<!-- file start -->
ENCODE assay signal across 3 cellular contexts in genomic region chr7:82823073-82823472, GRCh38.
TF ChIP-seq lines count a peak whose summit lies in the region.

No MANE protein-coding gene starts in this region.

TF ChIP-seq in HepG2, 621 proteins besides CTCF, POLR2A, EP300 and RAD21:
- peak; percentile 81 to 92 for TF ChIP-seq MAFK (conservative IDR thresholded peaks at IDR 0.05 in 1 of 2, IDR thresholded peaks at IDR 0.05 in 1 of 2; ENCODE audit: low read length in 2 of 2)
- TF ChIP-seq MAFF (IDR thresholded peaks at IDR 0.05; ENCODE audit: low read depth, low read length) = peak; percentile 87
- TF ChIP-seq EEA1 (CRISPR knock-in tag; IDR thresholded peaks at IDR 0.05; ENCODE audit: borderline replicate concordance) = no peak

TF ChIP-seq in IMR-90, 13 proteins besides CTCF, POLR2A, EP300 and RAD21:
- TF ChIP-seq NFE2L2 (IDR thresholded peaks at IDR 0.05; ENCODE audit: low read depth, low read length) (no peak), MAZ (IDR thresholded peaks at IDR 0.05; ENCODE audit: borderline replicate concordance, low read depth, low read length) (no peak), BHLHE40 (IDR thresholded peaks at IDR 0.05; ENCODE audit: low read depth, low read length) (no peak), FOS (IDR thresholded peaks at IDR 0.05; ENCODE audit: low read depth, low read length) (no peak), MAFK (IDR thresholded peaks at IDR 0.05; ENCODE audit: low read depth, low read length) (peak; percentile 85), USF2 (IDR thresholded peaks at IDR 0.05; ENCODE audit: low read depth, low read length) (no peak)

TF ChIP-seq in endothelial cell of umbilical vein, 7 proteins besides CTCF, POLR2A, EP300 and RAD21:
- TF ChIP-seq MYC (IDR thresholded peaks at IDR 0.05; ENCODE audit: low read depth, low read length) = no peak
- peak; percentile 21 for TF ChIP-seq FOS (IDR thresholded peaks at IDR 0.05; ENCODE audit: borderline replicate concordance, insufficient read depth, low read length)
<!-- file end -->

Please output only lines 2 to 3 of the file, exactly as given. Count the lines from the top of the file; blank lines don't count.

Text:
TF ChIP-seq lines count a peak whose summit lies in the region.

No MANE protein-coding gene starts in this region.